Interview with Carol Bellamy, UNICEF Executive Director

The lives of more than six million children are at immediate risk in Malawi, Zambia, Lesotho, Swaziland and Mozambique due to a crippling combination of drought, hunger, illness and HIV/AIDS.

UN Children's Fund (UNICEF) Executive Director, Carol Bellamy, toured drought-stricken Southern Africa before attending the World Summit on Sustainable Development in Johannesburg. She spoke to IRIN about the impact of the food crisis on children, and what she hoped the Earth Summit would achieve.

Question: A humanitarian crisis is unfolding in six countries neighbouring South Africa. How have children faired under such harsh conditions?

Answer: Firstly, the current crisis is a complicated one, magnified by deepening poverty and the HIV/AIDS pandemic. I think too often when there are food shortages, people only conceive in their minds the need for food. In many cases, such as this one in Southern Africa, there is a need to intervene with a series of health activities particularly for the most vulnerable. In most cases these tend to be children.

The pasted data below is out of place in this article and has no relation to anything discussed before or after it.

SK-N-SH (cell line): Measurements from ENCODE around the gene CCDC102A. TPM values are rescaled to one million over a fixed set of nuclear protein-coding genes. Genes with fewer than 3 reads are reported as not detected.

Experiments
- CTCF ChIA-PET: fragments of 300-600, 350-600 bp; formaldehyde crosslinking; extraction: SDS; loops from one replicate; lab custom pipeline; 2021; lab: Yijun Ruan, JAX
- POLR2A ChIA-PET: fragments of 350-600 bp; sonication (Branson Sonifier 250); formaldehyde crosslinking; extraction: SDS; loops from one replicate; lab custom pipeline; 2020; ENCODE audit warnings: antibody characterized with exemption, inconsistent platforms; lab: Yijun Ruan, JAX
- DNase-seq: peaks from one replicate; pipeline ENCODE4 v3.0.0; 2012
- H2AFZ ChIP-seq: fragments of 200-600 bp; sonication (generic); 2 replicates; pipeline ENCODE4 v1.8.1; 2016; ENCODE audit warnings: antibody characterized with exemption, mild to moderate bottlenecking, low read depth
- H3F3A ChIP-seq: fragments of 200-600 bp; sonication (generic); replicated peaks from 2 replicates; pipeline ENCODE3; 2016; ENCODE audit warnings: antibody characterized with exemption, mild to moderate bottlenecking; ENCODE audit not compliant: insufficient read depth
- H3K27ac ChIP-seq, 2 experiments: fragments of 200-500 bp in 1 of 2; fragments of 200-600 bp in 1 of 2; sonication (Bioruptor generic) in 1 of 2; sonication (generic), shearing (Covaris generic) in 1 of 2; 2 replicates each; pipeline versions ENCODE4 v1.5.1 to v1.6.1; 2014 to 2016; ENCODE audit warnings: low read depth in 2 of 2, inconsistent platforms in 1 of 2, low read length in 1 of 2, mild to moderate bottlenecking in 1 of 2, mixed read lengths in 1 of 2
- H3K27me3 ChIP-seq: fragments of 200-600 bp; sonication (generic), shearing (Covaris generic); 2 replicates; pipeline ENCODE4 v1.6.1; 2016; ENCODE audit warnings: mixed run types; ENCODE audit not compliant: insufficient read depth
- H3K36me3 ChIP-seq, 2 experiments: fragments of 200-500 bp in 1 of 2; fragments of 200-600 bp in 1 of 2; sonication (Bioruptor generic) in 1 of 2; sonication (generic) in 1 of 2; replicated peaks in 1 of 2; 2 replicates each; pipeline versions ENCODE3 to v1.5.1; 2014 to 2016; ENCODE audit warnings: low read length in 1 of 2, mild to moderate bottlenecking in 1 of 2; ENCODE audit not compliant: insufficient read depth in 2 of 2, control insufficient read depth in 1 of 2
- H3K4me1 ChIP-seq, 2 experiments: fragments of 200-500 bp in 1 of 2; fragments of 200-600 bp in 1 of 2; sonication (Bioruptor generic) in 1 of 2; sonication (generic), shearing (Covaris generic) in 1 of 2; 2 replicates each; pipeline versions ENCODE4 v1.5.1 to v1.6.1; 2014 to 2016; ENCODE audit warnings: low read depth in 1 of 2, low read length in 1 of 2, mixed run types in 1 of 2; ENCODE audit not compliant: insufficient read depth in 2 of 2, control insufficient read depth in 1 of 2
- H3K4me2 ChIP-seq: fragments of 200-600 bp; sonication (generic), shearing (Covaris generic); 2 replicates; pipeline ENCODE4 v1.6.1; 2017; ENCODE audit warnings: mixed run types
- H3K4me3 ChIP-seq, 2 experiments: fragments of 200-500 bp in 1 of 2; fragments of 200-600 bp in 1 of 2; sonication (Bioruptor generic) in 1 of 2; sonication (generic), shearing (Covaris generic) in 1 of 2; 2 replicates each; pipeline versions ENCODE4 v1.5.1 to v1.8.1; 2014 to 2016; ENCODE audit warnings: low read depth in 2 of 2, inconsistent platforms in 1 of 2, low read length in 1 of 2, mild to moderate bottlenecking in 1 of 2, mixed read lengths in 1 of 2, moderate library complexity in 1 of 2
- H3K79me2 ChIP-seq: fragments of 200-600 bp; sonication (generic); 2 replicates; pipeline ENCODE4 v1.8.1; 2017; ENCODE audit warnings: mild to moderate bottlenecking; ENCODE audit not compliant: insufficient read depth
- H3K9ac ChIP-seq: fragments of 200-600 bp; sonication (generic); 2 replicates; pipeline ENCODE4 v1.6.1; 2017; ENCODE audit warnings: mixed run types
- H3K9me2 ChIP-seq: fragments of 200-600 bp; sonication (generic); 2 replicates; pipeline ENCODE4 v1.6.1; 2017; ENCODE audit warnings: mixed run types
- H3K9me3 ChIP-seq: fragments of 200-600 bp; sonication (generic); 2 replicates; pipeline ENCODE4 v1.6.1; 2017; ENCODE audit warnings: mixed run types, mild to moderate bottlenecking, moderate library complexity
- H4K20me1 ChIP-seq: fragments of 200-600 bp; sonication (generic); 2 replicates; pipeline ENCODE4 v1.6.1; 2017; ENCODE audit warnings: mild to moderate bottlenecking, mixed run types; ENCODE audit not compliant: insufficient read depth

So for example, AIDS orphans who are already often considered as outcasts are more likely to bear the brunt in times of crisis. Why? Because it is already so hard for a family to care for their own children let alone the AIDS orphans. We have seen scores of children dropping out of school because they have become the head of households after they have lost their parents to HIV/AIDS. In some cases, children can no longer attend school because they have to go and look for food and access water.

We have also seen disease outbreaks as a result of the food shortages. Cholera and measles affect children more harshly. In the three most affected countries, Zambia, Malawi and Zimbabwe, there is chronic malnourishment. There has also been an increase in stunting which affects the child long into life. This isn’t something they get over quickly.

Q: While malnourishment affects both boys and girls, evidence suggests that the girl child in times of crisis bears the brunt of hardships. Has this been the case in the sub region?

A: Yes, although malnourished children can be boys or girls, there are some specific areas where the girl child will be affected specifically by the lack of food. We do know of some instances where the girl child is fed after the boy child. In Africa, girls are infected with HIV/AIDS at an earlier age than boys. This is largely through violence and other kinds of anti-social behaviour.

Girls are generally the ones in the family who gather water which means she will not attend school because often the supply is very far from the village. If she does attend school, her day is harder because she is responsible for many other chores.

In families where parents have died of HIV/AIDS, it is usually the girl who becomes the head of the household, whether she is the eldest or not. So we see more girls dropping out of school than boys. There has also been an increase in maternal mortality as more young women are having babies.